This week, I am going to talk about the basics of the software we wrote for this project. I’m also going to talk a little bit about the case and batteries used for the logger. I chose the PIC18LF14K50 8-bit MCU because of its extremely lower power usage and its USB capabilities, all stuffed into a 20-pin package. Luckily, 20 pins were all I needed for the logger.
The Logger Board
Using the MCHPFSUSB Framework (which is free), I was able to quickly get a simple program running that talked to my PC and output a nice menu system. (You can access this menu using any terminal software.) When you access this menu, you can see live data from individual sensors and live group sensor data, dump all of the logged data on the EEPROM, and erase the EEPROM. When the device is plugged in, it will auto detect that a USB connection is present and switch to a faster operating speed (48 MHz). When USB is disconnected, the device returns to a slower operating speed (12 MHz) to save power.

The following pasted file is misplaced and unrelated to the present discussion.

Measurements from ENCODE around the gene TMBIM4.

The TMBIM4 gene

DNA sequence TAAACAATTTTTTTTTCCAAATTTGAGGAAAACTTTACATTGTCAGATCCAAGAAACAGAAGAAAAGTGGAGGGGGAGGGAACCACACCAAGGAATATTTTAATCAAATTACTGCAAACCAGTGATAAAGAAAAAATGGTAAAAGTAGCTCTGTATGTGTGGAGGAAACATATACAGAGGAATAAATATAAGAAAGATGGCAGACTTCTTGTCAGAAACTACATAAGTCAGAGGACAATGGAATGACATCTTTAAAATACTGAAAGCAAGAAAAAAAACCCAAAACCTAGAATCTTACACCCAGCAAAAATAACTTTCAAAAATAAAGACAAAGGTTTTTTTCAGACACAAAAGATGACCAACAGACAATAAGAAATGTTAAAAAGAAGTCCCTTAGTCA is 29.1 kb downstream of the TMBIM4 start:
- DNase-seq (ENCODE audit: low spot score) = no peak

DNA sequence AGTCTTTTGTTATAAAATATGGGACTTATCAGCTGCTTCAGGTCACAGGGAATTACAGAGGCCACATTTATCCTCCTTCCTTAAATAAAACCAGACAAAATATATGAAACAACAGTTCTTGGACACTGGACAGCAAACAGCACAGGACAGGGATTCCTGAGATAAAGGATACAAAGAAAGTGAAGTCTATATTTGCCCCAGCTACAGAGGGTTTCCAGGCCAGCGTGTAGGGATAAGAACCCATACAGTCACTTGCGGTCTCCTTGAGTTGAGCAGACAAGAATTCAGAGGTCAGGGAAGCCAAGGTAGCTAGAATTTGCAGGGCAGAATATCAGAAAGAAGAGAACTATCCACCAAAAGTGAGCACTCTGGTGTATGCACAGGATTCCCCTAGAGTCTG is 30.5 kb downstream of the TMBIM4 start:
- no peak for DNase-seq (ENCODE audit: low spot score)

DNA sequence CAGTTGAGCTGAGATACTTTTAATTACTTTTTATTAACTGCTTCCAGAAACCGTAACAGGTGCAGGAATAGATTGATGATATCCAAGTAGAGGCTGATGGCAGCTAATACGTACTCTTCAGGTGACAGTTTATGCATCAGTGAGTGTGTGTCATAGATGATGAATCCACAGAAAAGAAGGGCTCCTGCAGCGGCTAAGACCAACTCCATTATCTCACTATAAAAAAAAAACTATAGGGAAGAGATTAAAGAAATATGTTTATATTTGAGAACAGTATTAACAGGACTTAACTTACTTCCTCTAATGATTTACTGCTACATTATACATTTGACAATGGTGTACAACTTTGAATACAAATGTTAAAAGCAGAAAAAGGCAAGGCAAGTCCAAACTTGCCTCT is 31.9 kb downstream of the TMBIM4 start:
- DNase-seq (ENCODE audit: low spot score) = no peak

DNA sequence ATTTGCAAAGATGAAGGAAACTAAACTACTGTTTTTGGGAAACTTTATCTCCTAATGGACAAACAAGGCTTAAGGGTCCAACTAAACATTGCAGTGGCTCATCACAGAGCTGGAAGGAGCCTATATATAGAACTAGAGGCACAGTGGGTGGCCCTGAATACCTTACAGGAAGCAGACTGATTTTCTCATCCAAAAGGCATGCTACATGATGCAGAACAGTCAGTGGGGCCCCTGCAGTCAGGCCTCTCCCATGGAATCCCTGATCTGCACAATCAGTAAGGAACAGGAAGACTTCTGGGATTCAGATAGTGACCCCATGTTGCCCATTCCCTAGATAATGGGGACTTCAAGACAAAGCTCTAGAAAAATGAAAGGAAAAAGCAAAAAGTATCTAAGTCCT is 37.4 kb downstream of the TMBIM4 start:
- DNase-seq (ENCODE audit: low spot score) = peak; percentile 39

The EEPROM uses I2C™ to communicate with the PIC® MCU. The GPS receiver uses a UART to communicate with the MCU. We take in the raw NMEA code and parse out the information we want to keep. Then, we add the pressure data and temperate data to the string, including the sensor ADC counts, and save it all to the EEPROM. There is also a 32.768 kHz crystal, which acts as our time keeper. This crystal allows us to wake up once a minute to collect sensor data, and once every hour to collect GPS data.
To keep the unit running in the extremely cold temperatures of Mt. Kilimanjaro, I found the L91 Ultimate Lithium AA batteries from Energizer had very good performance. They are rated down to -40 degrees Celsius and, at 0 degrees Celsius, have more than twice the capacity of a traditional alkaline (when discharging at 50 mW).
The case I chose is big enough to hold two AA batteries and a circuit board (~2" x 3"), but is small enough to fit in the palm of your hand. And, it only weighs 3.2 oz (91 grams), which is roughly the same weight as four standard alkaline AAs.
The Final Product
By using just a few of the PIC18LF14K50s on-chip ADCs, a UART and an I2C pin, you too can build a simple logging device!
is an Electrical Engineering Intern with Microchip Technology Inc. He specializes in rapid prototyping, dealing with everything from board assembly to additive manufacturing. Tim is currently studying Electrical Engineering at Chandler/Gilbert Community College.